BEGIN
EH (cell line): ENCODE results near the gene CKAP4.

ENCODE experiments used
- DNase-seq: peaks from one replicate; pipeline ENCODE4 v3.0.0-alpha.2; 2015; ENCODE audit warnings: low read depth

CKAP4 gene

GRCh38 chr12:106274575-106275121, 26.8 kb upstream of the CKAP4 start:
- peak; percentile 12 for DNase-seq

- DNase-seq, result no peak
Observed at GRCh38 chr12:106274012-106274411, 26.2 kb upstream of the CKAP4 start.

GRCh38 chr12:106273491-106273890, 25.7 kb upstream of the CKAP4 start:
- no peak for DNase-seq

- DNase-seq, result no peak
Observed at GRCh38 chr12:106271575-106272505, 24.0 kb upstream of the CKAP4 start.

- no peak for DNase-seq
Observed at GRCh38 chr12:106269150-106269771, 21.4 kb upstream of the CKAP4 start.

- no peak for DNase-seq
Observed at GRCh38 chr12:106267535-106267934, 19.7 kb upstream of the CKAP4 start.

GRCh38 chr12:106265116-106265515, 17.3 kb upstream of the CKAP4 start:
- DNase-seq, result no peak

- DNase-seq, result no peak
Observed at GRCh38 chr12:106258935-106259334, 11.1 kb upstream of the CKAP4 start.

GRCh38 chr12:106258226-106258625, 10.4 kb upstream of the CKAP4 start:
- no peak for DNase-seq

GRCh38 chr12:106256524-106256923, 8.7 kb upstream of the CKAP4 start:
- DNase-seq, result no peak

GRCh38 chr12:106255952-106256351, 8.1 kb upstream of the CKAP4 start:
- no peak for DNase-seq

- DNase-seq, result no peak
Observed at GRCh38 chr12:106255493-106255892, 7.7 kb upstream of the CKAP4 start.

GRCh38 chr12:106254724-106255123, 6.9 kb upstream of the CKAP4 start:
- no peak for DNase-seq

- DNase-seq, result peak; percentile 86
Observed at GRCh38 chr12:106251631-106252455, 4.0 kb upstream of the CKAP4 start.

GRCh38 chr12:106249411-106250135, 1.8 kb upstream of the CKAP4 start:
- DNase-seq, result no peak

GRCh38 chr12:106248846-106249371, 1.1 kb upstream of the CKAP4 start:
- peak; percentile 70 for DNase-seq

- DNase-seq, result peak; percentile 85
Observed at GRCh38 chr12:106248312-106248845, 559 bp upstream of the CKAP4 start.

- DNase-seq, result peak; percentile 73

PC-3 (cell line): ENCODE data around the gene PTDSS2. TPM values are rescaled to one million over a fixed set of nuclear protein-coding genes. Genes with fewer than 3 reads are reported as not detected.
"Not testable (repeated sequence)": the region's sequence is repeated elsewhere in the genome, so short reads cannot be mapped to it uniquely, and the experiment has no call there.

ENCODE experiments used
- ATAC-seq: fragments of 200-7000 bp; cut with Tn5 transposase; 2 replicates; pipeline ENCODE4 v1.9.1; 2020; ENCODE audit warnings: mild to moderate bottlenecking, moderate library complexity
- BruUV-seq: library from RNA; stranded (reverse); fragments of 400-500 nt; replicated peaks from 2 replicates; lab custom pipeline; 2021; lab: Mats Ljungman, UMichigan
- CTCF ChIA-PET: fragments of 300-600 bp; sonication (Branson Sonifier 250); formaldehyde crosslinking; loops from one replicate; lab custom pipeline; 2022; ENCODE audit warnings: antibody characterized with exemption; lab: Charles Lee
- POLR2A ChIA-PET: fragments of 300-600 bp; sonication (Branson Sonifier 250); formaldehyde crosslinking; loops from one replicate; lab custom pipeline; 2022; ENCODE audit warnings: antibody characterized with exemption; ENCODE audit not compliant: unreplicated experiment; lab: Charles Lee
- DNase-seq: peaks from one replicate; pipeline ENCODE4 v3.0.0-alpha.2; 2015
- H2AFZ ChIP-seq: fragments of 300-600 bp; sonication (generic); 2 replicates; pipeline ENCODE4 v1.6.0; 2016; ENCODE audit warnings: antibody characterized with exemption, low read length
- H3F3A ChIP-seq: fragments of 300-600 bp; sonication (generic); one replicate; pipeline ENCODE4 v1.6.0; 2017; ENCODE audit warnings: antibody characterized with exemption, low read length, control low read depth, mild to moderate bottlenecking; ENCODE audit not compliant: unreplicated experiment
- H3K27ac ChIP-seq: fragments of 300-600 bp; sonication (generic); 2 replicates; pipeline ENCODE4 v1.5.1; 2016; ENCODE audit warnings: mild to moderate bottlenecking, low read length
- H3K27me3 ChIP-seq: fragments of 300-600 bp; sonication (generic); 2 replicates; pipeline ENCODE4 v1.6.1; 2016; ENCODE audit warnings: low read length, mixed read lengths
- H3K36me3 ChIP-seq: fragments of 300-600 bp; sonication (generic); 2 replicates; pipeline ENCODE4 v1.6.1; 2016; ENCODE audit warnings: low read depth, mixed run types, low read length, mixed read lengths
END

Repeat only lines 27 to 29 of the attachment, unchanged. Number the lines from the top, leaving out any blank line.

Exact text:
- DNase-seq, result no peak
Observed at GRCh38 chr12:106255493-106255892, 7.7 kb upstream of the CKAP4 start.

GRCh38 chr12:106254724-106255123, 6.9 kb upstream of the CKAP4 start: